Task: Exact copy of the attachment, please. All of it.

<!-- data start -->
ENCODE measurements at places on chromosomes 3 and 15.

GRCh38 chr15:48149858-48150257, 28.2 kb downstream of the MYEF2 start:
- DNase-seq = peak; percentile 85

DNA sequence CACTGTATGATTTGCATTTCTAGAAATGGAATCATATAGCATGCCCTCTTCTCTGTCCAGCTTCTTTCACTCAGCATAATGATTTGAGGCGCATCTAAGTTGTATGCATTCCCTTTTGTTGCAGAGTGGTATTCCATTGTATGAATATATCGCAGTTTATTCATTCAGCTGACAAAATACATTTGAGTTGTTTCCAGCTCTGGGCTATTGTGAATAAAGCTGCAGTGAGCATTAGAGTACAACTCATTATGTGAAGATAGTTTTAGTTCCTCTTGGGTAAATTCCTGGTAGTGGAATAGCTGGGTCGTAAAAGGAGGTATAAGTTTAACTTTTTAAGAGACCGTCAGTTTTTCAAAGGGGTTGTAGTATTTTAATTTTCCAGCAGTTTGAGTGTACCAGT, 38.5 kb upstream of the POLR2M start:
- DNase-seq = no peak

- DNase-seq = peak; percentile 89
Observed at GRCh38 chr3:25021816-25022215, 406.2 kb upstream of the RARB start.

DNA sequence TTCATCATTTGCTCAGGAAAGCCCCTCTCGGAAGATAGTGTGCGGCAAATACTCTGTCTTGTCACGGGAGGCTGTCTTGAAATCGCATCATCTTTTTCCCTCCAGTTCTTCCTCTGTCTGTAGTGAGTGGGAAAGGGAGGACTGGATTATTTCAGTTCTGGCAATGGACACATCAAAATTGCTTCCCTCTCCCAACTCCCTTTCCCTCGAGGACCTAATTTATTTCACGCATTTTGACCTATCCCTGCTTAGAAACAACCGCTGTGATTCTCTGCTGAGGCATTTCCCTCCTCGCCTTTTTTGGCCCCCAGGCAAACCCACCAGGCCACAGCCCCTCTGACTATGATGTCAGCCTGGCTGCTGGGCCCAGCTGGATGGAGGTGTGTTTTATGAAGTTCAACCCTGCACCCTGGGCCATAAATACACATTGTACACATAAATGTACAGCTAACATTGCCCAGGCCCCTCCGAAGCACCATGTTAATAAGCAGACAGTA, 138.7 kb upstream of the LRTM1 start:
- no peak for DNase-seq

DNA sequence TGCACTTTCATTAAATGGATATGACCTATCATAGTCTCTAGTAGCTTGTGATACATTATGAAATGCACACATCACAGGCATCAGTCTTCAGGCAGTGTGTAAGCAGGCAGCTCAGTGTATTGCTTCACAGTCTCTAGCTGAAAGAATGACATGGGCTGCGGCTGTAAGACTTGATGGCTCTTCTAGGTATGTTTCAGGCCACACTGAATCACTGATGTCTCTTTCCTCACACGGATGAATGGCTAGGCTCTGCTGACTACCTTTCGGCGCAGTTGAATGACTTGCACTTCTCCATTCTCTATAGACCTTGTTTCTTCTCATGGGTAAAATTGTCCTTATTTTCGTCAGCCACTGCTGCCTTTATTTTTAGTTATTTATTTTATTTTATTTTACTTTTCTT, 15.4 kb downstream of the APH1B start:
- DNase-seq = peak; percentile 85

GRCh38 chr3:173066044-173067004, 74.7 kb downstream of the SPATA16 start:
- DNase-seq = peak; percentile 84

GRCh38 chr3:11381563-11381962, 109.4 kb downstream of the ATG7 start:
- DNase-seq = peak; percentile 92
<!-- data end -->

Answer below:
ENCODE measurements at places on chromosomes 3 and 15.

GRCh38 chr15:48149858-48150257, 28.2 kb downstream of the MYEF2 start:
- DNase-seq = peak; percentile 85

DNA sequence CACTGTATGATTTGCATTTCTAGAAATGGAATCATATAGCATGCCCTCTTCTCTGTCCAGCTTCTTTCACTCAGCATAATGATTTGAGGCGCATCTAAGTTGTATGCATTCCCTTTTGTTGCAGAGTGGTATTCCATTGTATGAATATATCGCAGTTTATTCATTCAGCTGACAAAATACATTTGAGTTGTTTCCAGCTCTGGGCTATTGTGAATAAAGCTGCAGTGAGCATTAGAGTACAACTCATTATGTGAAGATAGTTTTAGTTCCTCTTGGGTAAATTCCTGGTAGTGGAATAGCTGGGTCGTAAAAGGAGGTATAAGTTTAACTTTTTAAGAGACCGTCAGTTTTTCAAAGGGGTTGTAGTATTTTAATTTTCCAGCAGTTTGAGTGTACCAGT, 38.5 kb upstream of the POLR2M start:
- DNase-seq = no peak

- DNase-seq = peak; percentile 89
Observed at GRCh38 chr3:25021816-25022215, 406.2 kb upstream of the RARB start.

DNA sequence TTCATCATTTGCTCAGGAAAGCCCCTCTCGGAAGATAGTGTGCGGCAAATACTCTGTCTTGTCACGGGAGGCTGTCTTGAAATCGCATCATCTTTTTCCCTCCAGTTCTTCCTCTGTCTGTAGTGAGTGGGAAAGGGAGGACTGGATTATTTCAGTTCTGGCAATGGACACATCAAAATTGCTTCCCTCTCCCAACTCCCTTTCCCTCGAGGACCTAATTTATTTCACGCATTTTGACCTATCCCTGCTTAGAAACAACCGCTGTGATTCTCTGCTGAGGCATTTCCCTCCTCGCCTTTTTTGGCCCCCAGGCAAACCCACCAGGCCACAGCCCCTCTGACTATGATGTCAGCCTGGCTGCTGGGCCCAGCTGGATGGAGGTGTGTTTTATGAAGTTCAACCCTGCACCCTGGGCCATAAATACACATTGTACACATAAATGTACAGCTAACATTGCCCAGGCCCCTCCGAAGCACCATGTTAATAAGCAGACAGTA, 138.7 kb upstream of the LRTM1 start:
- no peak for DNase-seq

DNA sequence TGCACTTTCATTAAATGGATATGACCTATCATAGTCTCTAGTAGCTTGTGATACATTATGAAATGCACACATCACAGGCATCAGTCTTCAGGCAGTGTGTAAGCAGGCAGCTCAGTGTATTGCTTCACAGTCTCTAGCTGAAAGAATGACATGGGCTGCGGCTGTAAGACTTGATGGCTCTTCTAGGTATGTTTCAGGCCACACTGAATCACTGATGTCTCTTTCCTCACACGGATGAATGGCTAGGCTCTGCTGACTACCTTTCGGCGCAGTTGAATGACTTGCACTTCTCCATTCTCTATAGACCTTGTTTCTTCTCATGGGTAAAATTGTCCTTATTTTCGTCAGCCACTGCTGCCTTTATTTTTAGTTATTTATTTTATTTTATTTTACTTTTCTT, 15.4 kb downstream of the APH1B start:
- DNase-seq = peak; percentile 85

GRCh38 chr3:173066044-173067004, 74.7 kb downstream of the SPATA16 start:
- DNase-seq = peak; percentile 84

GRCh38 chr3:11381563-11381962, 109.4 kb downstream of the ATG7 start:
- DNase-seq = peak; percentile 92